IRS Backs Down On Rules Change That Would Have Harmed Vermont’s Captive Insurance Industry

(WEDNESDAY, Feb. 20) – U.S. Senator Patrick Leahy (D-Vt.) and U.S. Representative Peter Welch (D-Vt.) announced Wednesday that the Internal Revenue Service (IRS) has dropped plans to change the way Vermont’s captive insurance companies are taxed.  Both Leahy and Welch sent letters asking the IRS to withdraw the proposed regulation. 

Leahy said, “IRS officials listened, and they were willing to pull back an overly broad rule change that did not make sense for self-insuring companies.  Peter and I both made it clear to the IRS that this regulation would have needlessly damaged Vermont’s economy and could lead the captive insurance industry to leave the United States.  For more than 25 years, these firms have been an economic engine for Vermont by creating hundreds of new jobs and business opportunities.  This rule change offered no good reason to endanger that success.” 

Welch said, “I am thrilled common sense prevailed and the IRS has yielded to our sound reason.  This is a crucial win for Vermont business and for well-paying Vermont jobs.”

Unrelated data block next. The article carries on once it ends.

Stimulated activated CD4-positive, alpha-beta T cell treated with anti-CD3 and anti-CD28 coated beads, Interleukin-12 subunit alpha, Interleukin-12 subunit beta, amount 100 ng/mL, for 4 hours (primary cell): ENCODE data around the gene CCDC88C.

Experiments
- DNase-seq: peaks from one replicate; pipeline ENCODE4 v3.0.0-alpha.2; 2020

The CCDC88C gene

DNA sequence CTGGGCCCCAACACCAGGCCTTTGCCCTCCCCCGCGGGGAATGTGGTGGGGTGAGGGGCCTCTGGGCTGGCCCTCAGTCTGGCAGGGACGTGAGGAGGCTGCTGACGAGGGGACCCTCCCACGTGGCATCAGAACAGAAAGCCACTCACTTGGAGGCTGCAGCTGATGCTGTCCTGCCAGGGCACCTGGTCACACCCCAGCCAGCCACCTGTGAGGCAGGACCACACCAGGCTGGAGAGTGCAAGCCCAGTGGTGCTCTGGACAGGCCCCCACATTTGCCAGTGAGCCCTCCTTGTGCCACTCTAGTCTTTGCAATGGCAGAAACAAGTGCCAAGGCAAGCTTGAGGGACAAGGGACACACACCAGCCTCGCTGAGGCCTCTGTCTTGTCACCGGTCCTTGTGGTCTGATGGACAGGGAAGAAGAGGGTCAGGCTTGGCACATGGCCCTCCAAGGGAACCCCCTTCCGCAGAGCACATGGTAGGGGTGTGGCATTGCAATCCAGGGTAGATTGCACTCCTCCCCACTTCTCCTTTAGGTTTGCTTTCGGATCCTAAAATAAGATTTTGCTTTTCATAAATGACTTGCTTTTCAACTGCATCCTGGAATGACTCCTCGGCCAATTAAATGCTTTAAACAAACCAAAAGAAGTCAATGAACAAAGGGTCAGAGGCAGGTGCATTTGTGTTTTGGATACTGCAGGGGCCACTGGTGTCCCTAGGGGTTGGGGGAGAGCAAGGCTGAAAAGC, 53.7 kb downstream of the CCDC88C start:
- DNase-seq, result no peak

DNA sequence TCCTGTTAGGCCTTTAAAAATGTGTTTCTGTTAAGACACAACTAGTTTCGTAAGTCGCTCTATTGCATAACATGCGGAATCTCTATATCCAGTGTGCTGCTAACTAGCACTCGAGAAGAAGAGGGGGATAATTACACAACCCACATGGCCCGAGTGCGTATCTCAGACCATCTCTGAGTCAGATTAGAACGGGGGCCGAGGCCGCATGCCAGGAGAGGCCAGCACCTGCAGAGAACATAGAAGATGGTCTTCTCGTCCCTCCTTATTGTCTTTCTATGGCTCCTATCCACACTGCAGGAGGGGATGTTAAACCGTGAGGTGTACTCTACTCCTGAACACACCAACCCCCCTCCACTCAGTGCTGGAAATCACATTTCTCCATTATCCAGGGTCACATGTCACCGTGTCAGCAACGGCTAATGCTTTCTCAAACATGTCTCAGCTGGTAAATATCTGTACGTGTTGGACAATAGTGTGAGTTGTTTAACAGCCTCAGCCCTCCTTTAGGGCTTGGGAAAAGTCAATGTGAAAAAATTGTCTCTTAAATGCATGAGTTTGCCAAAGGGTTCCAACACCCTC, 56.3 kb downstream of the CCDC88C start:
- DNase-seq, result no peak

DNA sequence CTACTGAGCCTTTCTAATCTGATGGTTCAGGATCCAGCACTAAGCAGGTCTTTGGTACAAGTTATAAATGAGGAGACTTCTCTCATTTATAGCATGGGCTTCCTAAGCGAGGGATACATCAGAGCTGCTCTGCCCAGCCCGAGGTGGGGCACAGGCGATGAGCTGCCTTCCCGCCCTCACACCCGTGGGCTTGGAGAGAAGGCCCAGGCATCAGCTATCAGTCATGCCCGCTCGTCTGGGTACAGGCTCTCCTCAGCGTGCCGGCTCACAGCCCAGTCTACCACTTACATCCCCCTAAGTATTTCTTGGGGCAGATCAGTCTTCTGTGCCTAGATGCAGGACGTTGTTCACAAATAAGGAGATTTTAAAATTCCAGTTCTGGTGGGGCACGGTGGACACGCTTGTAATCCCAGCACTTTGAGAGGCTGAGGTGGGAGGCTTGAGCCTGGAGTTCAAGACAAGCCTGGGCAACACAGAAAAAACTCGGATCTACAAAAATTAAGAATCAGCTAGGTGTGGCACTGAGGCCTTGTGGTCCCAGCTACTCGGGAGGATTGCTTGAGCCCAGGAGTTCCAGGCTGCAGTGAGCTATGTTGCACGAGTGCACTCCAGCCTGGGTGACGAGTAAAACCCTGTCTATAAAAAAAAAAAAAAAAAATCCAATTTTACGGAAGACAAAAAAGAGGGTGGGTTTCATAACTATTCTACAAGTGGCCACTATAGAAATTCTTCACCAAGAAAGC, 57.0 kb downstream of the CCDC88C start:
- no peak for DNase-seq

The proposed IRS regulation would have changed the taxation of captive insurance companies – which are a form of self-insurance sometimes used by large firms – that file joint tax returns for their consolidated affiliates.  If a captive insurance company insures the risk of another member of the consolidated group, the rule change would have required that the transaction be recorded as if the two companies were divisions of a single entity, which is the treatment applied to non-insurance companies.  That change would have prevented captive insurance companies from using the reserve accounting methodology that state insurance regulators require, and that applies for tax purposes to insurance companies that are not in consolidated groups. 

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